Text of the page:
Rejoice, O Virgin Theotokos, full of grace, for from thee hath shone forth Christ our God, the Sun of righteousness, Who doth illumine those in darkness. Be glad, thou also, O righteous elder who receivest in thine arms the Deliverer of our souls, Who granteth us resurrection. (Troparion Tone 1)
22 And when othe days of her purification according to the law of Moses were accomplished, they brought him to Jerusalem, to present him to the Lord; 23 (As it is written in the law of the Lord, Every male that openeth the womb shall be called holy to the Lord;) 24 And to offer a sacrifice according to that which is said in the law of the Lord, A pair of turtledoves, or two young pigeons.
25 And, behold, there was a man in Jerusalem, whose name was Simeon; and the same man was just and devout, waiting for the uconsolation of Israel: and the Holy Ghost was upon him. 26 And it was xrevealed unto him by the Holy Ghost, that he should not see death, before he had seen the Lord’s Christ. 27 And he came by the Spirit into the temple: and when the parents brought in the child Jesus, to do for him after the custom of the law, 28 Then took he him up in his arms, and blessed God, and said,
29 Lord, now lettest thou thy servant depart
In peace, according to thy word:
30 For mine eyes have seen thy salvation,
31 Which thou hast prepared before the face of all people;
32 A light to lighten the Gentiles, and the glory of thy people Israel.
33 And Joseph and his mother marvelled at those things which were spoken of him. 34 And Simeon blessed them, and said unto Mary his mother, Behold, this child is set for the fall and rising again of many in Israel; and for a sign mwhich shall be spoken against; 35 (Yea, a sword shall pierce through thy own soul also,) that the thoughts of many hearts may be revealed.
36 And there was one Anna, a prophetess, the daughter of Phanuel, of the tribe of Aser: she was of a great age, and had lived with an husband seven years from her virginity; 37 And she was a widow of about fourscore and four years, which departed not from the temple, but sserved God with fastings and prayers night and day. 38 And she coming in that instant gave thanks likewise unto the Lord, and spake of him to all them that tlooked for redemption in Jerusalem. 39 And when they had performed all things according to the law of the Lord, they returned into Galilee, to their own city Nazareth. 40 And the child grew, and waxed strong in spirit, filled with wisdom: and the grace of God was upon him. (B)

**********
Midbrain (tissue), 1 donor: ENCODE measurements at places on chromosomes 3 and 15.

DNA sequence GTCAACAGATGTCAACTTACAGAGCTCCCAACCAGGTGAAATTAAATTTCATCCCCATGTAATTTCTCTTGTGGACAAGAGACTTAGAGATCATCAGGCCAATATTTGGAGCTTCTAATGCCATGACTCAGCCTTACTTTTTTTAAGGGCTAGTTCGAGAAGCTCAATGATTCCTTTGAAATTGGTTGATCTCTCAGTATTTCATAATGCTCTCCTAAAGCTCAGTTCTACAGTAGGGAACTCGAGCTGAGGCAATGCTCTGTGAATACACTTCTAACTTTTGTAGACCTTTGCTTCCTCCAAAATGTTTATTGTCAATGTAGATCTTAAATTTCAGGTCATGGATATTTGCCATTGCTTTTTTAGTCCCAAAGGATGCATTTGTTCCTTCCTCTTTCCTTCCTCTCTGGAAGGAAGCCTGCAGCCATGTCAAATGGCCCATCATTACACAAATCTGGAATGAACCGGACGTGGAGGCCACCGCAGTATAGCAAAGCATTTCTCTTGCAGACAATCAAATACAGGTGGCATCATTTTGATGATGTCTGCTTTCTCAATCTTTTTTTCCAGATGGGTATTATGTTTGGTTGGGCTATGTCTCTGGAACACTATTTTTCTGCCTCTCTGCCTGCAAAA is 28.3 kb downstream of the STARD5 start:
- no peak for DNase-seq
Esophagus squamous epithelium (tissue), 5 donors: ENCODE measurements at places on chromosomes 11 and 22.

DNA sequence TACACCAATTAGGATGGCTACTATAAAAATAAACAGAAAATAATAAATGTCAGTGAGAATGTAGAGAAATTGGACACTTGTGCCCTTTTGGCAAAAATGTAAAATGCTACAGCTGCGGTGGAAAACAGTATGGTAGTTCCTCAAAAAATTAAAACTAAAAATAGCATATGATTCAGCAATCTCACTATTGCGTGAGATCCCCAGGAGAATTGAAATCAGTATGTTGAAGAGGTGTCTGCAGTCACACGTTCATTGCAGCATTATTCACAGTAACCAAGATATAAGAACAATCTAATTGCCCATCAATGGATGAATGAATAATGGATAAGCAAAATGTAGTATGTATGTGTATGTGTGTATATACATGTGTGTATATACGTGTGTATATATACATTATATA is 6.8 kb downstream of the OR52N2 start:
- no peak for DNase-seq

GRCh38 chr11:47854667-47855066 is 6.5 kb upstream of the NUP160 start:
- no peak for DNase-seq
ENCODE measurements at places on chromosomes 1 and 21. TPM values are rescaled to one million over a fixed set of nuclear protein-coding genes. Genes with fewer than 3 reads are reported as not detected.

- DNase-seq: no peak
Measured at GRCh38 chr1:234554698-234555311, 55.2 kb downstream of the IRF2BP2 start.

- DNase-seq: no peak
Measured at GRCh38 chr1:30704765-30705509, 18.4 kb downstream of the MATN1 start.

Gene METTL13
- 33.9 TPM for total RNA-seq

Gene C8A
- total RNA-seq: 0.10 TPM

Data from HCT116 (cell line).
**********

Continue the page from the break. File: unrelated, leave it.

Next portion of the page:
O Thou Who didst hallow the Virgin’s womb by Thy birth and didst bless the hands of Symeon as was meet, by anticipation Thou hast now saved even us, O Christ God. But in the midst of battle grant peace to Thy community, and strengthen the hierarchs whom Thou hast loved, O Thou Who alone lovest mankind. (Kontakion Tone 1)
In the Law of Moses it was stipulated that for forty days after the birth of a boy, the mother of the newborn was ritually unclean (the period of ritual uncleanness was twice as long if the child was female), and that after this period, the mother must offer a sacrifice for the cleansing of her ritual impurity (Lev. 12:1–8). The required sacrifice was a year-old lamb and a turtledove, though if the family was poor, they were allowed to offer a pair of turtledoves as a more inexpensive sacrifice.
Coupled with this sacrifice for cleansing was the sacrifice offered to God for the redemption of the firstborn male. Every firstborn male that opened the womb—whether of man or beast—was holy to the Lord and belonged to Him. If the firstborn was that of a clean animal (such as a lamb), it was sacrificed; if the firstborn was one’s son, it was redeemed with money (Ex. 13:1–15). It would seem that this redemption of Jesus as the firstborn was done at that time also.
Mary and Joseph came into Jerusalem and her Temple to fulfill these sacred rites. (Even though it was the ritual impurity of the mother that was the main focus of the rite, the rites are described as for their cleansing—in the plural—probably mother and Son were considered as a unit.) The Holy Family would have stood at the Nicanor Gate, peering from the Court of Women into the Court of the Israelites with its altar within. After the morning offering of incense, an officiating priest would have approached them, received the turtledoves from their hand, and offered them in sacrifice, afterward receiving from them the customary five shekels paid for the redemption of the firstborn.
St. Luke mentions these details (the phrase the Law is mentioned three times in as many verses) to emphasize the piety of Christ’s parents (compare a similar emphasis regarding the parents of His Forerunner in 1:6) and to show how Christ fulfilled the Old Covenant. The firstborn was always considered as “holy to the Lord,” and this was a prophecy of Christ, the Firstborn of all creation. He truly was holy to the Lord, and it was His holiness and priesthood that were foreshadowed by all the holy priests and firstborn who had gone before Him. (A)
(A) Farley, L. R. (2010). The Gospel of Luke: Good News for the Poor (pp. 64–65). Chesterton, IN: Ancient Faith Publishing.
(B) The Holy Bible: King James Version. (2009). (Electronic Edition of the 1900 Authorized Version., Lk 2:22–40). Bellingham, WA: Logos Research Systems, Inc.
11 Beloved, I beg you as sojourners and pilgrims, abstain from fleshly lusts which war against the soul, 12 having your conduct honorable among the Gentiles, that when they speak against you as evildoers, they may, by your good works which they observe, glorify God in the day of visitation. (1 Peter 11,12 NKJV)